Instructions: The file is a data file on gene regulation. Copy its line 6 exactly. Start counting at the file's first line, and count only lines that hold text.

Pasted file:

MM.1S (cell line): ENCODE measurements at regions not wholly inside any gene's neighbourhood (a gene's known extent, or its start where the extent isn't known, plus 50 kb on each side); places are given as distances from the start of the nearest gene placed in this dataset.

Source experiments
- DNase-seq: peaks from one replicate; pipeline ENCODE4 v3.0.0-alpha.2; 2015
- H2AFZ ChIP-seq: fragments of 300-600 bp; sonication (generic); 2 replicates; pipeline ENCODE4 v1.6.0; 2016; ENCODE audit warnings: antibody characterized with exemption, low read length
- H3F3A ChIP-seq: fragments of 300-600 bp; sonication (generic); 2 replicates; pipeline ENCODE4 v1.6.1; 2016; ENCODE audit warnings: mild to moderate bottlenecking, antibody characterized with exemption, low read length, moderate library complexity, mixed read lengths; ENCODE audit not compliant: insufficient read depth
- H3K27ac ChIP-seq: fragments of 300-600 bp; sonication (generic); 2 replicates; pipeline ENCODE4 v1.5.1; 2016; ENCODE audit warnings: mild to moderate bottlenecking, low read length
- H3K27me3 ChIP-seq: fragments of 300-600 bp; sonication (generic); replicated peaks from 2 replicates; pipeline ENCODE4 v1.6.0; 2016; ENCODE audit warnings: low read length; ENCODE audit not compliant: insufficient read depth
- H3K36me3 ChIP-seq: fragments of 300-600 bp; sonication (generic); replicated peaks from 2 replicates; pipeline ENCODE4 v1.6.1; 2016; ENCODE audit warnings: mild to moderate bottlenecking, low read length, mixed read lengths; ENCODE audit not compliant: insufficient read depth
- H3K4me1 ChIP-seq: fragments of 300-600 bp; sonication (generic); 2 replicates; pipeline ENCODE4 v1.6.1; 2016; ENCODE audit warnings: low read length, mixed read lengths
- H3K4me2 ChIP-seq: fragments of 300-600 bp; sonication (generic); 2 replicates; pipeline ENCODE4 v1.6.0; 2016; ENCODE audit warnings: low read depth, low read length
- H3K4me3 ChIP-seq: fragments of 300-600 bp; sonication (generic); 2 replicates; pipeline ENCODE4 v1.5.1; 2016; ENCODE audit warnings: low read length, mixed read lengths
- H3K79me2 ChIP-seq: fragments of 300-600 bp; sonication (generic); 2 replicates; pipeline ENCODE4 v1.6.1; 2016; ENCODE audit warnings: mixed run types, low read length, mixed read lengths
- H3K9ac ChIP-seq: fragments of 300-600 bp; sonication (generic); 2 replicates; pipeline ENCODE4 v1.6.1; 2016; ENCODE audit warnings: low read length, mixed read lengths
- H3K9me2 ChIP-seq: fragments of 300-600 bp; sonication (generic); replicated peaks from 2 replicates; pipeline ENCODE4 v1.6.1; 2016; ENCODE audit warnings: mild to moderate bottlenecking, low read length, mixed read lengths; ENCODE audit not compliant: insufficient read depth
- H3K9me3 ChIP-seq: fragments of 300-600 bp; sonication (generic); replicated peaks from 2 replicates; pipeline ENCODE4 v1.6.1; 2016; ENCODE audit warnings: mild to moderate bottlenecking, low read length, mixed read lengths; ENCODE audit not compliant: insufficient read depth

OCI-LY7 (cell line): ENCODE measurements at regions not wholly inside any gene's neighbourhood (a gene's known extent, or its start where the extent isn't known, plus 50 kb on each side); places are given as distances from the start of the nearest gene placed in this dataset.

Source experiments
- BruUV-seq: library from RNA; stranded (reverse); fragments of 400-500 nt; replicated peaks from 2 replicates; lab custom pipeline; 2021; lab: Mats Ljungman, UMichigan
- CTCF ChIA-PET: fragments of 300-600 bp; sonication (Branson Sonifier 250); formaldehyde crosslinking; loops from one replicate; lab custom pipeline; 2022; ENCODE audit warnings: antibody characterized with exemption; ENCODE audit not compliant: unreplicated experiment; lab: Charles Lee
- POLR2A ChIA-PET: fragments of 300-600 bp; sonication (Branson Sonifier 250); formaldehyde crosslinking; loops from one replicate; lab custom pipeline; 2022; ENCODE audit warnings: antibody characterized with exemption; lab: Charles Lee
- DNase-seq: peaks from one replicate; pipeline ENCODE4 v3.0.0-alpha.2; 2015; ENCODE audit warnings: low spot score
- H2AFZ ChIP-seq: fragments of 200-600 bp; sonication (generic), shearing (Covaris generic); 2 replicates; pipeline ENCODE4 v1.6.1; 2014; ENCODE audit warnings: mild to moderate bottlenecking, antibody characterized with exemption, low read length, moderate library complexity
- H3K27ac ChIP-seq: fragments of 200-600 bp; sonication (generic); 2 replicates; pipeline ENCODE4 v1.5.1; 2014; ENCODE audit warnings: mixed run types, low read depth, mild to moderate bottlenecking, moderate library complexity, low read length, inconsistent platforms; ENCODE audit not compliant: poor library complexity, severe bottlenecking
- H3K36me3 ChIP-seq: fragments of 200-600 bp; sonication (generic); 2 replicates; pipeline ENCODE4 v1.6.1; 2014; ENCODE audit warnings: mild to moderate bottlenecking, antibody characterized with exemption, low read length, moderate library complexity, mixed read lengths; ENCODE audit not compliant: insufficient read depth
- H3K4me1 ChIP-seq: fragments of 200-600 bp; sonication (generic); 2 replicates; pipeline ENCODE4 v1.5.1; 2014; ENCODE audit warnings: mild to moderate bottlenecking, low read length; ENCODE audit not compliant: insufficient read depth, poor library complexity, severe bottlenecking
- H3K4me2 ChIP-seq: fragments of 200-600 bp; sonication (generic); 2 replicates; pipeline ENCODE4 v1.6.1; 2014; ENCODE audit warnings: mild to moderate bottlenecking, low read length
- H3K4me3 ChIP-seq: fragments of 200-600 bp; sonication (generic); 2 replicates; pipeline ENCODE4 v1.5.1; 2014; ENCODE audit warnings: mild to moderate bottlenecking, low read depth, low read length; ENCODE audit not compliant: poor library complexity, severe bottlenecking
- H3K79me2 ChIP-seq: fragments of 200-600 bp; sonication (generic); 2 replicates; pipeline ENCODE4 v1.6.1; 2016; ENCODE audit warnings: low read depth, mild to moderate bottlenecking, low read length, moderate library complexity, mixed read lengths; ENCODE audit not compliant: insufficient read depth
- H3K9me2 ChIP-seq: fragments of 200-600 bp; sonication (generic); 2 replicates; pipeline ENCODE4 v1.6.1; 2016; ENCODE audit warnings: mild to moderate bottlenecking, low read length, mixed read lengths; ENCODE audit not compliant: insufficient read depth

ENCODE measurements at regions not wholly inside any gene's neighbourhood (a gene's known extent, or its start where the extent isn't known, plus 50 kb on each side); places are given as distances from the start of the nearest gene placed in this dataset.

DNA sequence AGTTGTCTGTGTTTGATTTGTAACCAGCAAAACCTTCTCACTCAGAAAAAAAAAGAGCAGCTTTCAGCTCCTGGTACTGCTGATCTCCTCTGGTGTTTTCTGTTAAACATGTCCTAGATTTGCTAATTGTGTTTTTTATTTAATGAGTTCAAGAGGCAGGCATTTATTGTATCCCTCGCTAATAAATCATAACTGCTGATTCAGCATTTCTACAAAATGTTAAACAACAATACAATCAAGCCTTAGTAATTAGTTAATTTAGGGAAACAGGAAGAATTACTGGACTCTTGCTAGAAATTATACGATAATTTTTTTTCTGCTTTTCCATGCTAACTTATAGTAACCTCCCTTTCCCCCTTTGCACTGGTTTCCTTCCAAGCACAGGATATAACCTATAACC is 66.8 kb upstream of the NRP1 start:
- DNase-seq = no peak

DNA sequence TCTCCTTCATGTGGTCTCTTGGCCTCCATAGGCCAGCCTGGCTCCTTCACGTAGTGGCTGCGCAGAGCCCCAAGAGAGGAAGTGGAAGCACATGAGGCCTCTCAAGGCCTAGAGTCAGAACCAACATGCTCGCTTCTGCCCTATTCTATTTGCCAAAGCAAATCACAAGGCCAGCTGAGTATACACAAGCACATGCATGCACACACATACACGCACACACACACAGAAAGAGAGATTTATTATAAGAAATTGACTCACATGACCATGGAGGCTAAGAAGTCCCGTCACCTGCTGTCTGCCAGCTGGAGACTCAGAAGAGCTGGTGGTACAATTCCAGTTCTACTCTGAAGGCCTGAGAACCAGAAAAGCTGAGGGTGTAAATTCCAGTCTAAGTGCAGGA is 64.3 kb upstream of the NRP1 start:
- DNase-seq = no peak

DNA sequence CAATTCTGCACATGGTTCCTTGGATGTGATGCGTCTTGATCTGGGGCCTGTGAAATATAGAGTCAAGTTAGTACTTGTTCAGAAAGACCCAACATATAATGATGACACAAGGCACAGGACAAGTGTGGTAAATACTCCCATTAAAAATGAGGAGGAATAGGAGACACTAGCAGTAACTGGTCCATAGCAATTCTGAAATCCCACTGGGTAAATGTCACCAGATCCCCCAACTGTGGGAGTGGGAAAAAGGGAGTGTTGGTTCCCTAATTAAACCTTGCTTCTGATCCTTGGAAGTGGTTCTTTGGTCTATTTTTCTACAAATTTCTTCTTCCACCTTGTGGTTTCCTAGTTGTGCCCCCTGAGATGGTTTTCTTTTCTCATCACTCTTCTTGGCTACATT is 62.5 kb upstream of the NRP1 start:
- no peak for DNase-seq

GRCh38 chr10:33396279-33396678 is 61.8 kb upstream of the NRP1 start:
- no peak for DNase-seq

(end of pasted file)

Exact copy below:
- H3K27ac ChIP-seq: fragments of 300-600 bp; sonication (generic); 2 replicates; pipeline ENCODE4 v1.5.1; 2016; ENCODE audit warnings: mild to moderate bottlenecking, low read length